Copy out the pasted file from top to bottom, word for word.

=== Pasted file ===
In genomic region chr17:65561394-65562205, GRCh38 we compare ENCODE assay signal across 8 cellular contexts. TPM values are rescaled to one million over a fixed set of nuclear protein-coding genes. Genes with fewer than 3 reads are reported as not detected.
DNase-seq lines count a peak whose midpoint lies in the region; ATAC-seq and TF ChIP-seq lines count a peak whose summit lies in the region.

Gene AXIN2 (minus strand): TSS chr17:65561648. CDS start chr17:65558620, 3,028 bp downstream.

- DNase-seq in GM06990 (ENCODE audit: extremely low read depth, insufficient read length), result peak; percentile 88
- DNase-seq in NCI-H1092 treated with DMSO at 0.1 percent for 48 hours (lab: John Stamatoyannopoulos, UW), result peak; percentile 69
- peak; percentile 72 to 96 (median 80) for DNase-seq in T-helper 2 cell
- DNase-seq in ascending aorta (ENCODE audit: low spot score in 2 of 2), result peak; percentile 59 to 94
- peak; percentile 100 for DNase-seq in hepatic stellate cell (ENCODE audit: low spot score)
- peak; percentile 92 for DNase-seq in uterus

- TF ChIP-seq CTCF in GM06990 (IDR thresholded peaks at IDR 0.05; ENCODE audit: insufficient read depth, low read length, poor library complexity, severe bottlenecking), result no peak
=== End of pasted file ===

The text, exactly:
In genomic region chr17:65561394-65562205, GRCh38 we compare ENCODE assay signal across 8 cellular contexts. TPM values are rescaled to one million over a fixed set of nuclear protein-coding genes. Genes with fewer than 3 reads are reported as not detected.
DNase-seq lines count a peak whose midpoint lies in the region; ATAC-seq and TF ChIP-seq lines count a peak whose summit lies in the region.

Gene AXIN2 (minus strand): TSS chr17:65561648. CDS start chr17:65558620, 3,028 bp downstream.

- DNase-seq in GM06990 (ENCODE audit: extremely low read depth, insufficient read length), result peak; percentile 88
- DNase-seq in NCI-H1092 treated with DMSO at 0.1 percent for 48 hours (lab: John Stamatoyannopoulos, UW), result peak; percentile 69
- peak; percentile 72 to 96 (median 80) for DNase-seq in T-helper 2 cell
- DNase-seq in ascending aorta (ENCODE audit: low spot score in 2 of 2), result peak; percentile 59 to 94
- peak; percentile 100 for DNase-seq in hepatic stellate cell (ENCODE audit: low spot score)
- peak; percentile 92 for DNase-seq in uterus

- TF ChIP-seq CTCF in GM06990 (IDR thresholded peaks at IDR 0.05; ENCODE audit: insufficient read depth, low read length, poor library complexity, severe bottlenecking), result no peak